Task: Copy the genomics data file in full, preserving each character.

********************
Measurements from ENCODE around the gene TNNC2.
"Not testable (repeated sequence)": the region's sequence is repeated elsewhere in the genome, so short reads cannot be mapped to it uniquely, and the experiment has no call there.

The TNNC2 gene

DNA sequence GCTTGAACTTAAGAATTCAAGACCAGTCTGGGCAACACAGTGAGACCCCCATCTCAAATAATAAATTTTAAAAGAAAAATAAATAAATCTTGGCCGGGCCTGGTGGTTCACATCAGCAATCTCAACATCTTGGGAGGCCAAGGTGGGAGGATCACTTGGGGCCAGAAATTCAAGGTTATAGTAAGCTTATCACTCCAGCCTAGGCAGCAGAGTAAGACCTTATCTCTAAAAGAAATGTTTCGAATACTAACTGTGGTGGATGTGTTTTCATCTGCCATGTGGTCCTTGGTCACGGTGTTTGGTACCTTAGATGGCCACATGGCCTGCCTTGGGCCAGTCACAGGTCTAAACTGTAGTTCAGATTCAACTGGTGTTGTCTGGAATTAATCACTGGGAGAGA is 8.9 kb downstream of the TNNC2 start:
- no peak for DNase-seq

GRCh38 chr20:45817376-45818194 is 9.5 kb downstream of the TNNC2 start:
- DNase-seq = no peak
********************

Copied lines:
Measurements from ENCODE around the gene TNNC2.
"Not testable (repeated sequence)": the region's sequence is repeated elsewhere in the genome, so short reads cannot be mapped to it uniquely, and the experiment has no call there.

The TNNC2 gene

DNA sequence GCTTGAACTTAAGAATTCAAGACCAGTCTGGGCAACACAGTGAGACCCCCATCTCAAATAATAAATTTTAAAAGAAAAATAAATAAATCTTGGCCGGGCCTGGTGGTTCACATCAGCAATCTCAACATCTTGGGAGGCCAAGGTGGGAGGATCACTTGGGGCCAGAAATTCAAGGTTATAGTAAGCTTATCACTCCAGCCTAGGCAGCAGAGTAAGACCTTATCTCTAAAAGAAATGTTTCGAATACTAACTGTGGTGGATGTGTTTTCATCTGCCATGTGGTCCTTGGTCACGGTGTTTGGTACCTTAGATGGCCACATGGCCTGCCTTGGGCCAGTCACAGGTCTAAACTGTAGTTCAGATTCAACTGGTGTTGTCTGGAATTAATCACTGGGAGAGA is 8.9 kb downstream of the TNNC2 start:
- no peak for DNase-seq

GRCh38 chr20:45817376-45818194 is 9.5 kb downstream of the TNNC2 start:
- DNase-seq = no peak